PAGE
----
We wanted to find the best vacuum for car detailing so we took seven of the best-selling portable wet/dry vacuums and put them through a ton of tests. And this article will show the results. We took into account all the aspects important for auto detailers, like power specs, attachments, cord and hose length, build quality, and price, and gave them scores so we could determine the best overall vacuum.
But to be fair, I’m going to break this competition down into two categories: the first will be the ultraportable category. These are the cheaper less powerful Shop Vacs with a smaller capacity. The second category will be the slightly bigger more powerful vacuums. These are a little higher quality and the best overall winner will probably come from one of these three.
So let’s start with a smaller or budget category. We tested their suction and their airflow at both the base and at the end of the hose. We added up all three numbers and got these results. You can see that the Stanley was the most powerful with the Shop Vac All Around EZ coming in second.
|Abzumo is supported by readers. We don't want to annoy you with display ads, but we do include links to products. When you buy with our links, we may earn a commission.|
The water test pretty much mirrored these results with the only anomaly being that the Shop Vac was slightly slower than the others despite having better power than most. The Armor All had a better showing than I was expecting here as well. The embedded sand test also bore out the power test with the Stanley coming in first and the Shop Vac All Around EZ second.
Some of the other issues important for car detailing is the hose and cord length. Here, the Shop Vac All Around EZ was far and away better than the others with a much longer power cord and a longer hose, with the Armor All coming in second.
With attachments, the Vacmaster and the Stanley were not that great, having only a couple attachments that really aren’t even that helpful for auto detailing. The Armor All was really good with several smaller attachments and a really nice auto detailing attachment, though in practice, the Armor All detailing attachment wasn’t that great.
But the Shop Vac was the best, with not only all the tools you would need for car detailing, but also two extension wands and a pretty nice floor head which is adjustable for carpets and hard floors. For build quality, again, the Shop Vac and the Armor All were the best with the Stanley and Vacmaster seeming pretty cheaply made.
So when you factor all that in and score it, the Shop Vac All Around EZ comes out on top, with the Armor All coming in right behind it in second place. I should mention that if you go with the Shop Vac EZ, I would also recommend buying the dry filter separately. It comes with a wet filter for water vacuuming and a bag for dry vacuuming, but if you don’t want to use the bag, you’ll need the drive filters.
Now with the premium vacuums, which aren’t all that much more expensive than the budget vacuums but they are more powerful and slightly bigger but still portable. We tested the rigid four gallon five horsepower 50313 which seems to be the exact same as the wd-40 70 except for the color and the attachments, the Vacmaster 5-gallon beast series and the Shop Vac All Around Plus which is the larger version of the winner of the budget competition.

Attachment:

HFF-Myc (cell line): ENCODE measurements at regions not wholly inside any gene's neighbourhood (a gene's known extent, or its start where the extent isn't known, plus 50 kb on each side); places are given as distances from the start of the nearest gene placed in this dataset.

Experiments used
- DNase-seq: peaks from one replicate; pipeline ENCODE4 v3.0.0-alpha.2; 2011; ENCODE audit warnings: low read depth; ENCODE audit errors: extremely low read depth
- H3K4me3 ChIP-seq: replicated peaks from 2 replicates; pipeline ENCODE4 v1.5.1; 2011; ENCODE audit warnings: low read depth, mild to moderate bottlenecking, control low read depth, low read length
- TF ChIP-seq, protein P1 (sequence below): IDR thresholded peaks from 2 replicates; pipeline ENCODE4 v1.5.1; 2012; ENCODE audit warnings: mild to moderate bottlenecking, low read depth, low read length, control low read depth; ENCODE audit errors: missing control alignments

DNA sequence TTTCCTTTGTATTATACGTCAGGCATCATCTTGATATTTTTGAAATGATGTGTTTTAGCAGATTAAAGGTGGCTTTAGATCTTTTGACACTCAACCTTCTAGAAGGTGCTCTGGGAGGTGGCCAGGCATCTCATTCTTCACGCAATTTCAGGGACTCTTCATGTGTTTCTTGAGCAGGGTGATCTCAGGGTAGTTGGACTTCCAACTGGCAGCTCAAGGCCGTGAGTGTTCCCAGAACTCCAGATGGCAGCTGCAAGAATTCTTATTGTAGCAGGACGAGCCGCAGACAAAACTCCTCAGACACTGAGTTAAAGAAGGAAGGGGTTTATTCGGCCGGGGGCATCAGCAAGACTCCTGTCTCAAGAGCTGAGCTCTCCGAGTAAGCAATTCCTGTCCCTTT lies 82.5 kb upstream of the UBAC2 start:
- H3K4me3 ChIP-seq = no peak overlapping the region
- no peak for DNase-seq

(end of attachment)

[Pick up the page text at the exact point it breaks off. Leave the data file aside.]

So with the premium suction and airflow tests, I was blown away. These airflow numbers are super high, like higher than any regular vacuum cleaner on the market high. But I suppose that’s par for the course with premium Shop Vacs but they do require some explanation. The Ridgid had higher airflow at the base with the Vacmaster Beast coming in second but the Vacmaster had higher airflow at the hose which is probably just due to the Ridgid having a longer hose and thus a longer distance for the air to travel.
But the Vacmaster has quite a lot more suction at 88 inches of water lift and suction is much more important with wet/dry vacs than it is with regular vacuums. So when you add it all together, the Vacmaster Beast is the most powerful which was also evident from the water test where it got the fastest time of all the vacuums at one gallon in 1.16 seconds. It was also seen in the embedded sand test where it did better than all the others we tested.
With cord length and hose lengths, the Ridgid won by having the longest cord at 20 feet and the longest hose at 8 feet, though the Vacmaster and Shop Vac wore right behind it so it was close. As far as build quality, the Ridgid again won by a nose, even though the Vacmaster was also very well built. It was mainly because the hose on the Ridgid is built like a tank. Though, to be fair, the Vacmaster had a pretty good hose too just not as good as the Ridgid.
As far as attachments, the Shop Vac won with the same basic tools that came with a budget version. But between the two front runners, the Vacmaster won in a landslide with a lot of excellent tools for auto detailing while the Ridgid only came with one tool which is a great auto detailing tool but still just one tool.
That being said, with the Ridgid you have the option of getting what is widely considered to be the best tool set in the industry, the Ridgid seven piece premium car cleaning accessory kit which works with any size Ridgid Shop Vac. But it does cost more money and you do get extremely good tools right out of the box with the Vacmaster.
So factoring in the current list prices and scoring all these results, the Vacmaster wins the best vacuum for car detailing competition. It’s unbelievably powerful, really well built, comes with a great set of tools, a long cord and hose, and is very reasonably priced.